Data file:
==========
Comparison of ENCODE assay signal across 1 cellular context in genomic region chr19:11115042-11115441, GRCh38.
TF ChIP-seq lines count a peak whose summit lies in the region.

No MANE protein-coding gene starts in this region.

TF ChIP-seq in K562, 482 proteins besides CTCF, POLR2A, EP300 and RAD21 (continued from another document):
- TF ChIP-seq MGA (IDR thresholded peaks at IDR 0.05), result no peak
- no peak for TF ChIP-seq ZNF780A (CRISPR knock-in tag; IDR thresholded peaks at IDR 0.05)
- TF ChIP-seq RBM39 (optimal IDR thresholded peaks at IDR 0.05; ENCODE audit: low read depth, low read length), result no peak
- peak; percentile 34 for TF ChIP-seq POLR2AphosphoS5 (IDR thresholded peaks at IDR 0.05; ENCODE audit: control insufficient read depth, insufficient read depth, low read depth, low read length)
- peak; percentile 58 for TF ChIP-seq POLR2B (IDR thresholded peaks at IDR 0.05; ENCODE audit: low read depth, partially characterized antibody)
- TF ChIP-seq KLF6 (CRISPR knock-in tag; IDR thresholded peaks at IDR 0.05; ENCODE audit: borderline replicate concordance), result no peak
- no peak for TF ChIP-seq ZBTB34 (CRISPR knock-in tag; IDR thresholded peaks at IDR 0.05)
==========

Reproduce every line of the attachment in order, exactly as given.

Comparison of ENCODE assay signal across 1 cellular context in genomic region chr19:11115042-11115441, GRCh38.
TF ChIP-seq lines count a peak whose summit lies in the region.

No MANE protein-coding gene starts in this region.

TF ChIP-seq in K562, 482 proteins besides CTCF, POLR2A, EP300 and RAD21 (continued from another document):
- TF ChIP-seq MGA (IDR thresholded peaks at IDR 0.05), result no peak
- no peak for TF ChIP-seq ZNF780A (CRISPR knock-in tag; IDR thresholded peaks at IDR 0.05)
- TF ChIP-seq RBM39 (optimal IDR thresholded peaks at IDR 0.05; ENCODE audit: low read depth, low read length), result no peak
- peak; percentile 34 for TF ChIP-seq POLR2AphosphoS5 (IDR thresholded peaks at IDR 0.05; ENCODE audit: control insufficient read depth, insufficient read depth, low read depth, low read length)
- peak; percentile 58 for TF ChIP-seq POLR2B (IDR thresholded peaks at IDR 0.05; ENCODE audit: low read depth, partially characterized antibody)
- TF ChIP-seq KLF6 (CRISPR knock-in tag; IDR thresholded peaks at IDR 0.05; ENCODE audit: borderline replicate concordance), result no peak
- no peak for TF ChIP-seq ZBTB34 (CRISPR knock-in tag; IDR thresholded peaks at IDR 0.05)